In the last section on Mannerism we finished by looking at El Greco, and the re-rising of the Catholic church in art as it became ‘purer’ by removing factions which did not agree. Having defeated the Turks in the early 1570s, the Catholics felt that God was on their side.
View of Toledo, El Greco
In Spain, El Greco found an artistic and spiritual home. Toledo remained the religious seat in Spain, though the political centre had moved to Madrid, so that now there was a greater scope of artistic patronage.
One of the ways the Catholic church renewed itself was by having the Council of Trent. There, discussions on the nature of art were part of greater discussions. One of the things called for in ar was a clarity, or a return to the real, which people could relate to.
In this painting, from the 1580s, Carracci is painting on a large scale, normally reserved for religious images. However, here he is using the large scale to represent a real situation. They have returned to painting from life, a naturalism, away from the twisted courtly paintings of the Mannerist period.
Along with his brother, cousin and other artists in Bologna, Carracci set up a group of artist known as the Incamminati which went to paint from the real. He was then however called to Rome.
Domine, Quo Vadis?, Annibale Carracci
Here, Carracci has adopted a more classicising Baroque style, away from the realism of his previous paintings. However, it is still more natural than the Mannerist style. Also, there is drama, as ideas are passed on not by signs or symbols, but by expression; The drama of Peter’s encounter and Christ’s pointing is very much dramatic, and the body is very much idealised.
The Dead Christ Mourned (The Three Maries), Annibale Carracci
In this painting, you don’t need iconography to explain what the events are; the body language is enough to explain. This was a way of involving the audience and pulling the people back into the church.
Assumption of the Virgin Mary (Rome), Annabile Carracci
Look at the drama of the figures. Very obviously a 17th century painting.
Carracci and Caravaggio
Carracci’s painting here has a number of comparisons to early Caravaggio. They seem to call fro an appeal to our senses. We don’t only think about objects, but also about what the drink tastes like, and how it feels trickling down his throat; you can sense and feel what is occurring. We can see that the painters are drawing us in by making us feel.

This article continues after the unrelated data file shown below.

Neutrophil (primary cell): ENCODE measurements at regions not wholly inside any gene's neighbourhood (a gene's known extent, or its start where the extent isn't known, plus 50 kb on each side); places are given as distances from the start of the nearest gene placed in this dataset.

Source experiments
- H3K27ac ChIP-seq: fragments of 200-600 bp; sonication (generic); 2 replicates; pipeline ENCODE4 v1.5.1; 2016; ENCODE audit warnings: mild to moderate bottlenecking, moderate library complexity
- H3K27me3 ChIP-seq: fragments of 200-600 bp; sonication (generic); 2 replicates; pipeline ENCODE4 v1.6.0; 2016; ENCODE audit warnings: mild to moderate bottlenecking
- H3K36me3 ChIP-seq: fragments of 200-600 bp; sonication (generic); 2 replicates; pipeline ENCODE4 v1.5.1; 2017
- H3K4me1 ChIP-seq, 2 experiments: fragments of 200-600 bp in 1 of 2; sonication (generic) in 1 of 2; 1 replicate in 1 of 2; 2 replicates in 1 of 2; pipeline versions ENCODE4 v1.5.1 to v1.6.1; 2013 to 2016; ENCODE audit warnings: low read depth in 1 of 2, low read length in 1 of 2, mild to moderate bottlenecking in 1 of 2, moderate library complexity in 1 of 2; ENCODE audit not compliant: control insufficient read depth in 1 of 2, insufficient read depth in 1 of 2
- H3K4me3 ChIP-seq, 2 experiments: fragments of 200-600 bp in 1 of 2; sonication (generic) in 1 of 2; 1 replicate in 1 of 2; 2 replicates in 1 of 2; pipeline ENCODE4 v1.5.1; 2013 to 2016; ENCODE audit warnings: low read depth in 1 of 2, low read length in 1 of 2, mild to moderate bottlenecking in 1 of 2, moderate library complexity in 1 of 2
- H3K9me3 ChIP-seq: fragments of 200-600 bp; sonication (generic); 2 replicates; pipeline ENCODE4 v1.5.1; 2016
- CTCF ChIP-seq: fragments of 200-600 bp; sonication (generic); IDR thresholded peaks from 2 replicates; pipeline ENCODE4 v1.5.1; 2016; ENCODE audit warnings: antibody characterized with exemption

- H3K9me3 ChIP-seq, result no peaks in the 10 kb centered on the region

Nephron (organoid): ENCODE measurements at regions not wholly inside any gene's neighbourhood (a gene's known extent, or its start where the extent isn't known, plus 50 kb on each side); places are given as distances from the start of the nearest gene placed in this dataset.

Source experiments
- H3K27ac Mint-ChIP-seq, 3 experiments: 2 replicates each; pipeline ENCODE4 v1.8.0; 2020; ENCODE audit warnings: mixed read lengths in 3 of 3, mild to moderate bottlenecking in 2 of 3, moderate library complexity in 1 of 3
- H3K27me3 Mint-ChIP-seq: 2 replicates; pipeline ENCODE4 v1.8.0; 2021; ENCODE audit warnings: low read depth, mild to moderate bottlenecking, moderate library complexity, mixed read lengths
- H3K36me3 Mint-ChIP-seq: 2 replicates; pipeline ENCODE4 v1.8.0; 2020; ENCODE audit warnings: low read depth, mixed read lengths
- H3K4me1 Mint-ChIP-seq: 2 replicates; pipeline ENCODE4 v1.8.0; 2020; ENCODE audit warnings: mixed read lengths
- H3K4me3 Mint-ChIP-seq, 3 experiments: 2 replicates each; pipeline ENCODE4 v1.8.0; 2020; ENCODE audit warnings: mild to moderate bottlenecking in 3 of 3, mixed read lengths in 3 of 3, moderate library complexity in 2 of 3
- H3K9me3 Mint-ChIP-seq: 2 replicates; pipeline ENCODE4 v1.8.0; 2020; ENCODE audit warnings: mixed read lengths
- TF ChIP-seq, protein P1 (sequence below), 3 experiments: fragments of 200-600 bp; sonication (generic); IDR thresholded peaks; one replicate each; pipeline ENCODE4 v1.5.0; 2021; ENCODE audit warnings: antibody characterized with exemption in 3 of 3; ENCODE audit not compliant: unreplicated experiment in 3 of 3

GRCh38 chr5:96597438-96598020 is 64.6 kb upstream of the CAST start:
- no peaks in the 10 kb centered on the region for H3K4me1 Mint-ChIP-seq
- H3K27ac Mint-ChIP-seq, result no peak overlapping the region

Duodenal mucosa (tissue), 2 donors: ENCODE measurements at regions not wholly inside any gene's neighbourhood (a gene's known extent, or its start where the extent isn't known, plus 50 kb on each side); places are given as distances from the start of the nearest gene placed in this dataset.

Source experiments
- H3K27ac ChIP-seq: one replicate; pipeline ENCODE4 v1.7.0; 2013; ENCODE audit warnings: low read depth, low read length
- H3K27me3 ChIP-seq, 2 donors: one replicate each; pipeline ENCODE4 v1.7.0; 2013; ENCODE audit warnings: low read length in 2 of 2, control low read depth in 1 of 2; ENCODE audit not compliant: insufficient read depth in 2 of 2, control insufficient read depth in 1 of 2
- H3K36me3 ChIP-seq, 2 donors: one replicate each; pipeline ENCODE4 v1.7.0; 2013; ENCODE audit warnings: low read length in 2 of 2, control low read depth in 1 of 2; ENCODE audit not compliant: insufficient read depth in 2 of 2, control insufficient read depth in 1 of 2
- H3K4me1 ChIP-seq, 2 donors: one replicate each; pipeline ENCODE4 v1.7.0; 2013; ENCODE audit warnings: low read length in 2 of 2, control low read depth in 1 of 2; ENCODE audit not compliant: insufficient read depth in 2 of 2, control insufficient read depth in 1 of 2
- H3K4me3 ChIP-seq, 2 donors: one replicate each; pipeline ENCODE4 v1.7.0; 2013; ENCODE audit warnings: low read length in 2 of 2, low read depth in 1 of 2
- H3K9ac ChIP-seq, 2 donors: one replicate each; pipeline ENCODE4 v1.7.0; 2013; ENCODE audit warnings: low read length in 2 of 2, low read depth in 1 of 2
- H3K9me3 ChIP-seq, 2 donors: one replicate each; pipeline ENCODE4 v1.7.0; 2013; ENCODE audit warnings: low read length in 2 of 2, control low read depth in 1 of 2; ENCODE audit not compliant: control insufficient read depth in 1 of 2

Though the dress is very classical, the faces are very much real-like Roman. Caravaggio was using real models from the streets. Looking at these 17th-century paintings we ask who the people were who are being shown here. We never asked who the models were earlier paintings.
The Supper at Emmaus, Caravaggio
In this painting, which was painted for a banker, we see a naturalistic representation of the people – they appear real. The dramatic behaviour at the table shows when the people realise who it is that is sitting with them at the table. Jesus is also surprisingly unbearded. This could be a preference of Caravaggio to plump shaven feminine male faces. However it could be intentional as it takes even the viewer some time to realise who it is.
You get the sense that the people are real from the details seen, such as the tufts of hair and torn clothes, rather than the idealised figures.
The lighting is very important – chiaroscuro, or strong contrast of light and shadow. Strong shadows create a sense of depth, while light directs our attention to where the artist wants us.
Though there are some iconographical details, such as the pomegranate which was used to represent resurrection, we’re also looking at a form of reality effect rather than necessarily iconography. We are drawn in, so we are more likely to react to it.
Crucifixion of Peter & the Conversion of Saul, Caravaggio
Unlike the previous painting which was commissioned by a painter, these were public paintings fr the Church of St Maria del Popolo. These two are in situ with the Ascension of Carracci (above). Compare the idealised figures in Carracci and the realism and naturalism in Caravaggio. Observe the crucifier’s black feet, and the dramatic way Saul falls.
Often, these were too much for the patrons, too removed from the idealised versions that boundaries taste were overstepped.
Caravaggio’s style changed at around 1606. He committed a murder and had to go on the run. At this point his dramaticism seemed to have been pared down (Compare the Supper at Emmaus above with the one painted in 1606).
The executioner is presenting Salome with what she had asked for (or really what her mum wanted). One gets the sense that she is quite horrified. We don’t know who the old woman is. We however notice that the light has become even more dramatic.
David and Goliath, Caravaggio
Goliath is in fact a self-portrait of Caravaggio. However we note that David’s face is not revolted as he normally appears in previous paintings.
Caravaggio often serves as a benchmark for other 17th century paintings. We constantly ask: did he know Caravaggio, how did the two relate? and other similar questions.
In Italy there are many who continue this dramatic style.
Look at the drama, the heads rolling. We see a lot of visceral and gruesome paintings, allowing for a lot of dramatics. Brushwork also gives movement.